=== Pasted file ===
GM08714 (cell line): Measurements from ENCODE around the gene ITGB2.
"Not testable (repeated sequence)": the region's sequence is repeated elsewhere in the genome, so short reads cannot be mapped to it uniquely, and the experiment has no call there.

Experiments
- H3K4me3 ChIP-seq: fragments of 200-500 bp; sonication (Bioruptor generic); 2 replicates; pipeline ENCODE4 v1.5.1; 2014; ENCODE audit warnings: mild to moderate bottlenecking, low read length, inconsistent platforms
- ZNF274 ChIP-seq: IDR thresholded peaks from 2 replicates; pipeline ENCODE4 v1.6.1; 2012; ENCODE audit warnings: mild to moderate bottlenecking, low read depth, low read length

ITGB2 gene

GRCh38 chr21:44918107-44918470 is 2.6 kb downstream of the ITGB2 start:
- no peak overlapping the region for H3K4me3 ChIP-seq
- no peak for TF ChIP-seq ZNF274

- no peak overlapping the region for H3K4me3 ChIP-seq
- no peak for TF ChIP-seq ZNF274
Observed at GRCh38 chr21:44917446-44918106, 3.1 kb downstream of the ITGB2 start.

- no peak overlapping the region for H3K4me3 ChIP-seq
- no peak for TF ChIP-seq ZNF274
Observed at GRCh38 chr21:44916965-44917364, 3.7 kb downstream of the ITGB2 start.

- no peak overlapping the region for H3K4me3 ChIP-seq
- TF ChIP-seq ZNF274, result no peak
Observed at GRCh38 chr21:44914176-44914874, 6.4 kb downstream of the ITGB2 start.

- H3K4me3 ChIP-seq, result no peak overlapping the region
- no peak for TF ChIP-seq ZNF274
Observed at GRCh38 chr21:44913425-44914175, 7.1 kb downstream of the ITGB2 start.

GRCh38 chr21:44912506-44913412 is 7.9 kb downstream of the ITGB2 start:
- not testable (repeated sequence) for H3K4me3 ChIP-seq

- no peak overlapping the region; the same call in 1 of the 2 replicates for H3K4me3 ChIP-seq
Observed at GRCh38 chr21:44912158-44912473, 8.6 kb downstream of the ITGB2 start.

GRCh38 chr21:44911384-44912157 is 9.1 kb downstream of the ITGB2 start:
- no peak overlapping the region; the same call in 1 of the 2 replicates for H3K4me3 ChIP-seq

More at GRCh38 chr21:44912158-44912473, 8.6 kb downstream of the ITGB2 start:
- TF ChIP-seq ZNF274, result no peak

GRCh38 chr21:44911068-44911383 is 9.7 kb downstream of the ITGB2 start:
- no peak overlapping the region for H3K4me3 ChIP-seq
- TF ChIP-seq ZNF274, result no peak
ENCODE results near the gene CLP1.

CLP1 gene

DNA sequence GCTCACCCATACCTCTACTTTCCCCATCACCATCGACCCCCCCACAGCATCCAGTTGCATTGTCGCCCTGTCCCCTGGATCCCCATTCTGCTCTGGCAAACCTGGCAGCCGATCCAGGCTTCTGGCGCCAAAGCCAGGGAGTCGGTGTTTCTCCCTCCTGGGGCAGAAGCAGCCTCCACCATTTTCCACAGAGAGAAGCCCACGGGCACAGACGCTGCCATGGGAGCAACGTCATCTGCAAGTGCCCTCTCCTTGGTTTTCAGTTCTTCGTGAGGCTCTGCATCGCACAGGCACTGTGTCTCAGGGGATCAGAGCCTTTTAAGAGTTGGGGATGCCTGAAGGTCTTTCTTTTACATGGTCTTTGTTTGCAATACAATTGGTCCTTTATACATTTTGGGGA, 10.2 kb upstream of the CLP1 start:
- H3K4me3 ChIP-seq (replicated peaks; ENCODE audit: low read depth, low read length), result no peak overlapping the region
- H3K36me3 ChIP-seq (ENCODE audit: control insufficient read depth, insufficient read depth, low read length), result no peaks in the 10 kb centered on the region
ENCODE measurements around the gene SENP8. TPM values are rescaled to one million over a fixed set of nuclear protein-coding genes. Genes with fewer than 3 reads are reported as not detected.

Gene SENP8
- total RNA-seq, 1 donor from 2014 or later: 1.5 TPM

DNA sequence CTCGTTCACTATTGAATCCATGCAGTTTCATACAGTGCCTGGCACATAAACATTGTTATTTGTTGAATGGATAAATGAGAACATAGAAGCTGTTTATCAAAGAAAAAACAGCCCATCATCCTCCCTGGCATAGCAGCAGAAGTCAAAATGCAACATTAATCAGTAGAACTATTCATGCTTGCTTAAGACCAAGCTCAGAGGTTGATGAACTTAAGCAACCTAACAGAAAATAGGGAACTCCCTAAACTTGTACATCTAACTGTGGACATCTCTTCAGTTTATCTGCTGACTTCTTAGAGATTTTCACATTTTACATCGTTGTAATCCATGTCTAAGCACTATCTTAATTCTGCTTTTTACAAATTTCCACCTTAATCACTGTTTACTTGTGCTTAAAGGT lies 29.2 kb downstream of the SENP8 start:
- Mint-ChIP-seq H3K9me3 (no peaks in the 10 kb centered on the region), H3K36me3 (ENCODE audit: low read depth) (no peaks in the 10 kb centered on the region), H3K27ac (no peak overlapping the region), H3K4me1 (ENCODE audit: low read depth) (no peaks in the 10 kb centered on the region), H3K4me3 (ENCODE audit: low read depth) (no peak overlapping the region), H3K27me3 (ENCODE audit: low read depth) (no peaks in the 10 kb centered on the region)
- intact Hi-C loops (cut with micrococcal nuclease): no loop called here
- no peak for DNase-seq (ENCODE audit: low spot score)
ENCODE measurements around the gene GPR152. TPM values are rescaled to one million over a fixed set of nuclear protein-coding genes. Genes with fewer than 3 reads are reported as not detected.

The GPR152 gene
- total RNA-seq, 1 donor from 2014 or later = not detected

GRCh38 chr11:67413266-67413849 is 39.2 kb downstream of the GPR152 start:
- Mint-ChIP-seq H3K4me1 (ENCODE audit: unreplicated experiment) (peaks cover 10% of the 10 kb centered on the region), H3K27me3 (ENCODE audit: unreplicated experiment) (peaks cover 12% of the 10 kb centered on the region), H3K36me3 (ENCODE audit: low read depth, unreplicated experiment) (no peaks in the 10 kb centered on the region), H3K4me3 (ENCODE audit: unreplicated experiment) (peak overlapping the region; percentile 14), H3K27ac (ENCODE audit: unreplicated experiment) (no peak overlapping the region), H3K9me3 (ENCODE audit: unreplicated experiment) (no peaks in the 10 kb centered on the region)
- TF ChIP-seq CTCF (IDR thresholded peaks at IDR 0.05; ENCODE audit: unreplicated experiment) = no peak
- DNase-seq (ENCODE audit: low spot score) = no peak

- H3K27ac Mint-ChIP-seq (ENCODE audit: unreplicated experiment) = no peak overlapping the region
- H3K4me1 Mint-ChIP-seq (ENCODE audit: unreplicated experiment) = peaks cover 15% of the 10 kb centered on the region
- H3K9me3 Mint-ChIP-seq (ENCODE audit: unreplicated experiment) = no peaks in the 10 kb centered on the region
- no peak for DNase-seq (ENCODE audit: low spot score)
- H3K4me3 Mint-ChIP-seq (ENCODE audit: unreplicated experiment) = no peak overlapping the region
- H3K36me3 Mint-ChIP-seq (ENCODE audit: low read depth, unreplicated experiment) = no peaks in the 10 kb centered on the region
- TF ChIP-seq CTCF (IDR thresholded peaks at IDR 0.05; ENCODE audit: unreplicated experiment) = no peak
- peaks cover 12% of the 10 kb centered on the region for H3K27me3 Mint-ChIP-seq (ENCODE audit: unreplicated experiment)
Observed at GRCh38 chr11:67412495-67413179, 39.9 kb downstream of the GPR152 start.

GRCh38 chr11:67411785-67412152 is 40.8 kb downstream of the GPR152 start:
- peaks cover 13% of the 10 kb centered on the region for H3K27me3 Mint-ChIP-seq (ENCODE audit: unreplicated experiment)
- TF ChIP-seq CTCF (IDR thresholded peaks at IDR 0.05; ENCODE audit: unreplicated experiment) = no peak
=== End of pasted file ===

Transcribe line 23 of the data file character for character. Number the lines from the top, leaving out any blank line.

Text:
- not testable (repeated sequence) for H3K4me3 ChIP-seq